Divers hunt flooded Indian mine for missing men
December 30 2018 06:46 PM
National Disaster Response Force (NDRF) personnel gather around a crane while Indian Navy divers are
National Disaster Response Force (NDRF) personnel gather around a crane while Indian Navy divers are lifted with a pulley during rescue operations yesterday after 15 miners were trapped by flooding in an illegal coal mine in Ksan village in Meghalaya's East Jaintia Hills

AFP/New Delhi

Indian navy divers on Sunday launched an operation to find 15 men trapped for more than two weeks in a flooded "rat-hole" coal mine in remote northeast India, police said.
The workers have been cut off since December 13 when water from a nearby river poured into the 106-metre deep illegal mine in Meghalaya state.
There has been no sign of life, with the delayed rescue effort drawing public outrage, but the men's families are clinging to hopes that they may have found an air pocket.
"Fourteen navy divers arrived yesterday (Saturday) and surveyed the mine. They are trying to go inside now," police superintendent Sylvester Nongtnger told AFP.
"Rat hole" mining involves digging into the side of hills and then burrowing tunnels up to five feet high to reach a coal seam.
A federal environment court banned wildcat mining in the mineral-rich state in 2014 after local communities complained it was polluting water sources and putting the lives of miners at risk.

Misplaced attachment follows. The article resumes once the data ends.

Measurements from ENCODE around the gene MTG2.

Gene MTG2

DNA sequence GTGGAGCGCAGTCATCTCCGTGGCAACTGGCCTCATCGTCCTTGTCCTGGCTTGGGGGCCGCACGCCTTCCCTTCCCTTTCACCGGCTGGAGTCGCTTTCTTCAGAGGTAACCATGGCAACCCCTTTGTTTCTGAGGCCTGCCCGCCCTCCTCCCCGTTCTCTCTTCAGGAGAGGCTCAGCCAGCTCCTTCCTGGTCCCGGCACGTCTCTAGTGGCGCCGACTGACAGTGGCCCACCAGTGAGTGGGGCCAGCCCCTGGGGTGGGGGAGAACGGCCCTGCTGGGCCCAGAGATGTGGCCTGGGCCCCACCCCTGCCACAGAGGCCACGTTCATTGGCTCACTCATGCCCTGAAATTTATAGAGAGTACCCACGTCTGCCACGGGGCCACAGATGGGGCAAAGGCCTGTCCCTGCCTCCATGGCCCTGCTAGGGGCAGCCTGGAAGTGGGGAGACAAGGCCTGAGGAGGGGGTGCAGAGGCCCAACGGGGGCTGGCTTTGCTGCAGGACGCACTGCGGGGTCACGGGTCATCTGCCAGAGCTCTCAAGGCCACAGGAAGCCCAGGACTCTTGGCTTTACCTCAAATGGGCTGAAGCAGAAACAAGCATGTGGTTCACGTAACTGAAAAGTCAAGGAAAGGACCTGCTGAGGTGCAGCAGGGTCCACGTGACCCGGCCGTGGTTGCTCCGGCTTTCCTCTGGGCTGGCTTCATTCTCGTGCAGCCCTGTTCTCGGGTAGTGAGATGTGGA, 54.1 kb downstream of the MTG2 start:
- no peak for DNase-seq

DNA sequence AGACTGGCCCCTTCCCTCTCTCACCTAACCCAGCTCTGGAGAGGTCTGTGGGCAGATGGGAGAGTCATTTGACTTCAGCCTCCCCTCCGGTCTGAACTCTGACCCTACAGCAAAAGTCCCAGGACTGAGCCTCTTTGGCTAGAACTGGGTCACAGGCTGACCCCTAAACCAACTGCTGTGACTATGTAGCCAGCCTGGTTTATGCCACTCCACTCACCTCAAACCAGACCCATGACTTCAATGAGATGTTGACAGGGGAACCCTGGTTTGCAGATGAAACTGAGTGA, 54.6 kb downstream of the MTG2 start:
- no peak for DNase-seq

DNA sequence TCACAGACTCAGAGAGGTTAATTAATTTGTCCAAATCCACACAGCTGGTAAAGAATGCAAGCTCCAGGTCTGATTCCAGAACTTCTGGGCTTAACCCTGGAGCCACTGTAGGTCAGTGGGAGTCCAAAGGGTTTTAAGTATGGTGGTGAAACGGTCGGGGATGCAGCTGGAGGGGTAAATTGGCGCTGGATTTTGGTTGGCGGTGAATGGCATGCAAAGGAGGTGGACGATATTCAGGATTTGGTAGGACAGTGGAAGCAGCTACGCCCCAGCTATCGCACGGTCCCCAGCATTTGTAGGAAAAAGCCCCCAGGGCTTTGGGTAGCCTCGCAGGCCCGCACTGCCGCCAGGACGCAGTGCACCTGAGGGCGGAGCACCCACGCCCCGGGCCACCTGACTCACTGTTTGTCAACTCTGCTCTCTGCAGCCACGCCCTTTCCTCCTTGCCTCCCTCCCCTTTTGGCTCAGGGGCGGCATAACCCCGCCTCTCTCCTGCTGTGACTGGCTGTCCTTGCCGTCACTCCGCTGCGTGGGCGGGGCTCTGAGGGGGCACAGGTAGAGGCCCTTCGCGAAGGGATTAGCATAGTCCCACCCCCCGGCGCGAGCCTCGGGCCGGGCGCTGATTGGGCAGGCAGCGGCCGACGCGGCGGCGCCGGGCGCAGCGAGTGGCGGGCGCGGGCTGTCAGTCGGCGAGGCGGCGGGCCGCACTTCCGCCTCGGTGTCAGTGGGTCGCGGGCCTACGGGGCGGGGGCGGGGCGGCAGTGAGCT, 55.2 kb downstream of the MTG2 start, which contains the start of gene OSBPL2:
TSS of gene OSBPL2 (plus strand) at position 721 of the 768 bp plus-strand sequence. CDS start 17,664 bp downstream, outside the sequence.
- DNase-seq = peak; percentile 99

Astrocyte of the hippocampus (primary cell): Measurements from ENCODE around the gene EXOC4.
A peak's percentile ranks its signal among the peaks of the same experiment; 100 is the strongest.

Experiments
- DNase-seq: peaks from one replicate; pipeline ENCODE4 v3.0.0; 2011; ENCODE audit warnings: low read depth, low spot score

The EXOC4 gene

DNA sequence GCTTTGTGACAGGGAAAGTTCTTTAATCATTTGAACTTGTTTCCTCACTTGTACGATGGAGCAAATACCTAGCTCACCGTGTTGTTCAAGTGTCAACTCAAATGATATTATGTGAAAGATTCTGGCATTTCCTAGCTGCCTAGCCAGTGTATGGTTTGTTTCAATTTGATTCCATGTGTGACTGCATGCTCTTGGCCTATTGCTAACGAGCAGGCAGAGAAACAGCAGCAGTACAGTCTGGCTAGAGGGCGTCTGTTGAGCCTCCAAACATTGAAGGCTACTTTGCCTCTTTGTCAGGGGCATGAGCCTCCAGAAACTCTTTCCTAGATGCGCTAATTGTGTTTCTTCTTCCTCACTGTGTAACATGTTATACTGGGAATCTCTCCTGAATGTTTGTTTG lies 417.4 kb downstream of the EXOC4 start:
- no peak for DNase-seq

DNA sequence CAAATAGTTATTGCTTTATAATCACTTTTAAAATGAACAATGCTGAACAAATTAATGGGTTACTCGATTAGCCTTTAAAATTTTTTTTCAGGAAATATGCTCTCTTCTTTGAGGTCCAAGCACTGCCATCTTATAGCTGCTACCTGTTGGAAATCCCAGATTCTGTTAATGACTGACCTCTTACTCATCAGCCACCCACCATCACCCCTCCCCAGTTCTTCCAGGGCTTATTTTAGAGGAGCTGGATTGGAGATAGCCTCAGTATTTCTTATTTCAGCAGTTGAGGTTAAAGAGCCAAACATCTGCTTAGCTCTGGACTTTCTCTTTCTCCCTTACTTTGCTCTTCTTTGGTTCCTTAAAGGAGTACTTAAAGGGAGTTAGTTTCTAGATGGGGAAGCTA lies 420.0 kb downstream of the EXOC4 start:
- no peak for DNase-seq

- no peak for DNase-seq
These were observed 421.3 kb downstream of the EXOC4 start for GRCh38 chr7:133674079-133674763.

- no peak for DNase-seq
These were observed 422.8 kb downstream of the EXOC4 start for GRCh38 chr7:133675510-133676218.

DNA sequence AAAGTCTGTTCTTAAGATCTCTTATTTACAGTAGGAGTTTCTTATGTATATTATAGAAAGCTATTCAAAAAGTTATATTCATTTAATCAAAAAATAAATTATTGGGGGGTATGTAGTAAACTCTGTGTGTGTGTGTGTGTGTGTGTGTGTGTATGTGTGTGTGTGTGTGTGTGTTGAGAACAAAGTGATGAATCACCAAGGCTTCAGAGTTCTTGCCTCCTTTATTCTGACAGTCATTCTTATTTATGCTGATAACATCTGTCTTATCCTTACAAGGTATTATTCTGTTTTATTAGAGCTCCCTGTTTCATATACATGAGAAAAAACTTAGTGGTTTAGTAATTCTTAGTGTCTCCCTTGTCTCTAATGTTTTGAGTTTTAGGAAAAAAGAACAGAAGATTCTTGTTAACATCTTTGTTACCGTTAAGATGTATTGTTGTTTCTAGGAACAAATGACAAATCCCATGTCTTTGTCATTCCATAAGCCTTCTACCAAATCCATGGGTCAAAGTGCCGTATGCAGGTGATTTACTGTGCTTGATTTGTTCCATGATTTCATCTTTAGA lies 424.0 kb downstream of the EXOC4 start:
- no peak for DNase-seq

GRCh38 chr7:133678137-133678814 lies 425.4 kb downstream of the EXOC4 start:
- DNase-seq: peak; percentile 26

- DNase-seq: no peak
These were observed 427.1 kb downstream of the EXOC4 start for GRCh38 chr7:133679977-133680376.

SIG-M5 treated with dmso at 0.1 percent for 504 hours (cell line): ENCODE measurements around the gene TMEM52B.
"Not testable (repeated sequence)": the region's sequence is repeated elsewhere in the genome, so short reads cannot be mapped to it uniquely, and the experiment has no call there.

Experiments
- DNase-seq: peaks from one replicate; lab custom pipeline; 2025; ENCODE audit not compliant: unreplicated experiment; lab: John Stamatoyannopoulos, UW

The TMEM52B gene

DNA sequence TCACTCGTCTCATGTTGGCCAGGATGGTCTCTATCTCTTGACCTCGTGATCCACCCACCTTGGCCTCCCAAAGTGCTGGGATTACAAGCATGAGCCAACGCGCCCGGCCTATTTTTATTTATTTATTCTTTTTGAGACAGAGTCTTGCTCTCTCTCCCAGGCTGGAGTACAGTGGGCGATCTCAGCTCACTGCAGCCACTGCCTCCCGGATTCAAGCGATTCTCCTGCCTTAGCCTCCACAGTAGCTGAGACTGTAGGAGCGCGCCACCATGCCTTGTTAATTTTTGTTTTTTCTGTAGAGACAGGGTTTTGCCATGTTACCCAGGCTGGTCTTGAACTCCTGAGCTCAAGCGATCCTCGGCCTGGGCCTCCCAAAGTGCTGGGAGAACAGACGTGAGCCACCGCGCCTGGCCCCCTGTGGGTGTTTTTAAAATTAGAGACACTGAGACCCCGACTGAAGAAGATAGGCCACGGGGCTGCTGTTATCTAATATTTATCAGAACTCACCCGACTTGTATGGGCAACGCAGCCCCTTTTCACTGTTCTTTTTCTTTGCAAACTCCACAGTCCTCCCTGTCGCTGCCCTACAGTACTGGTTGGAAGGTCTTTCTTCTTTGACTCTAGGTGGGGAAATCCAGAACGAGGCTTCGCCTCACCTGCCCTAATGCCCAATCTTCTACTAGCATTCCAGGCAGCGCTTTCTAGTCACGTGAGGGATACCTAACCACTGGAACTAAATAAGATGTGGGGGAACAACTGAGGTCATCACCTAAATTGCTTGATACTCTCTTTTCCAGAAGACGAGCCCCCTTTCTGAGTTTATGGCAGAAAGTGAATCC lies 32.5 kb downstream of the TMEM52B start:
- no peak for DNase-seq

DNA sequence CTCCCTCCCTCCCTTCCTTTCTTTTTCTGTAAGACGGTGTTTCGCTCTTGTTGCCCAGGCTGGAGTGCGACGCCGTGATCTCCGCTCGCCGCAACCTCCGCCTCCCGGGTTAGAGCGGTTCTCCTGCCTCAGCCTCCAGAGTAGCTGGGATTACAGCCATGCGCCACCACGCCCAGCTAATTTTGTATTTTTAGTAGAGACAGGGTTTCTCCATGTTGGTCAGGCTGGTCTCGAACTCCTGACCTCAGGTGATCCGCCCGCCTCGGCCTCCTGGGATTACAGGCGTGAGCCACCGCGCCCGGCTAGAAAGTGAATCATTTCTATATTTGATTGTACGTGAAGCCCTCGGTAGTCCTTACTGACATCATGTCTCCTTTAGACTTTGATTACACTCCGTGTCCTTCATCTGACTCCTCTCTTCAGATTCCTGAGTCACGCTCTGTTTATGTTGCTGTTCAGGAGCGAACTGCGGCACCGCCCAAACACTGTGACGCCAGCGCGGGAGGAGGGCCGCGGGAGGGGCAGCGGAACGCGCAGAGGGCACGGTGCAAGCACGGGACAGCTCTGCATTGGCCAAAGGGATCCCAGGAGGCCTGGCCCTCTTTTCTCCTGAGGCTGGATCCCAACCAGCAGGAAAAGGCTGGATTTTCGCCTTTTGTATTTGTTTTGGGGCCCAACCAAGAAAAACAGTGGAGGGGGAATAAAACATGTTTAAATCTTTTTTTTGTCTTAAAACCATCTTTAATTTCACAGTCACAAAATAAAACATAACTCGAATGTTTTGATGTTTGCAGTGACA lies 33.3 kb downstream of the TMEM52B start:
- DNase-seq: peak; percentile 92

With mine owners and the state government challenging the ban at India's Supreme Court, the practice remains rampant.
Most of the miners are poor migrant labourers from neighbouring states.
In 2012, 15 miners were killed after they were trapped in another flooded rat-hole mine in Meghalaya. Their bodies were never recovered.
The latest incident has sparked a public outcry over the practice as well as poor rescue efforts.
The rescue had been hampered by a lack of power pumps and other equipment.
Last week the National Disaster Response Force requested the government send 10 heavy duty pumps to suck out water before divers could go in. The state-owned Coal India has sent some equipment and dozens of extra rescue workers arrived Friday.
"We won't give up till the last moment," vowed S.K. Singh, a senior officer with the NDRF.
Social media users have however drawn comparisons between India's response and the gripping 18-day-long rescue operation of 13 boys from a cave in Thailand in July. Some have called the operation to reach the miners "shameful".

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